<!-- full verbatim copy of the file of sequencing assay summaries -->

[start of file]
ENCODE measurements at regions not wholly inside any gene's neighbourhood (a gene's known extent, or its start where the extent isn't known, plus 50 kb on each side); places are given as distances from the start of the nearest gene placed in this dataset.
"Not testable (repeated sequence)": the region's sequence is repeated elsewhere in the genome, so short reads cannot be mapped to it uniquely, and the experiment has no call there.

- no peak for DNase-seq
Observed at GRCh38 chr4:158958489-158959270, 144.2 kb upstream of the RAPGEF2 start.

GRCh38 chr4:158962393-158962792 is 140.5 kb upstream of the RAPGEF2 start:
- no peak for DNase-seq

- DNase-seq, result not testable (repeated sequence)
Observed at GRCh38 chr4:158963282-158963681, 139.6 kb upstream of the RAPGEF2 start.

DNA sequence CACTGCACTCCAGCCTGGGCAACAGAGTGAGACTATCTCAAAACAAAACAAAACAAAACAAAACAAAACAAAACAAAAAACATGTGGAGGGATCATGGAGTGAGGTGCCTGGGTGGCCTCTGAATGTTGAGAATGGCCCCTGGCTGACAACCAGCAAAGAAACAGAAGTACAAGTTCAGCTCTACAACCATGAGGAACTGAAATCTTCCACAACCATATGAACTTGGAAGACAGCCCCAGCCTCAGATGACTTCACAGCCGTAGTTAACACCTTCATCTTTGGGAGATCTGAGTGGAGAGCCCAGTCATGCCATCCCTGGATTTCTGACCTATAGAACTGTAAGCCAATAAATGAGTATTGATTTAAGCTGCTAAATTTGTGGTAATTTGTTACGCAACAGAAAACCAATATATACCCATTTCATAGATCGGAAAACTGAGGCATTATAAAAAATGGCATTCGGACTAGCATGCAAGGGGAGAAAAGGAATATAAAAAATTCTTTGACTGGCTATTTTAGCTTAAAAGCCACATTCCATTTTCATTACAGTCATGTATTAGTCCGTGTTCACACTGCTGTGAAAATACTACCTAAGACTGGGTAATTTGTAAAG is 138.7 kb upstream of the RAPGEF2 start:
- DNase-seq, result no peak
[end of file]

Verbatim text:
ENCODE measurements at regions not wholly inside any gene's neighbourhood (a gene's known extent, or its start where the extent isn't known, plus 50 kb on each side); places are given as distances from the start of the nearest gene placed in this dataset.
"Not testable (repeated sequence)": the region's sequence is repeated elsewhere in the genome, so short reads cannot be mapped to it uniquely, and the experiment has no call there.

- no peak for DNase-seq
Observed at GRCh38 chr4:158958489-158959270, 144.2 kb upstream of the RAPGEF2 start.

GRCh38 chr4:158962393-158962792 is 140.5 kb upstream of the RAPGEF2 start:
- no peak for DNase-seq

- DNase-seq, result not testable (repeated sequence)
Observed at GRCh38 chr4:158963282-158963681, 139.6 kb upstream of the RAPGEF2 start.

DNA sequence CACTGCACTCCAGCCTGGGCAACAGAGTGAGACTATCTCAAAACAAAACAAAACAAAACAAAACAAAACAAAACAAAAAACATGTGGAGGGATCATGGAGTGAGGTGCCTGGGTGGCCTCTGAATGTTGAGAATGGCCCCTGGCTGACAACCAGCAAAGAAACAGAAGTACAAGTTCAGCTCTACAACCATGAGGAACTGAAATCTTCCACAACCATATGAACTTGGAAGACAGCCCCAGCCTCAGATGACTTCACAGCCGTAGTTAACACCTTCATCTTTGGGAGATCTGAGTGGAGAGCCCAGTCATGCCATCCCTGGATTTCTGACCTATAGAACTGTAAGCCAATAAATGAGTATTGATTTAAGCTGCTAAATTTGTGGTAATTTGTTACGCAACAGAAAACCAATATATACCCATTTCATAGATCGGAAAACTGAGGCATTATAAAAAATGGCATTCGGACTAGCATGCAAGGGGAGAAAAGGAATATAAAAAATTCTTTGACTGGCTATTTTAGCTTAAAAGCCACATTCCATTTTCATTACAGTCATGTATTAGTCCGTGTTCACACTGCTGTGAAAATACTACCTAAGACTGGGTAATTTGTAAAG is 138.7 kb upstream of the RAPGEF2 start:
- DNase-seq, result no peak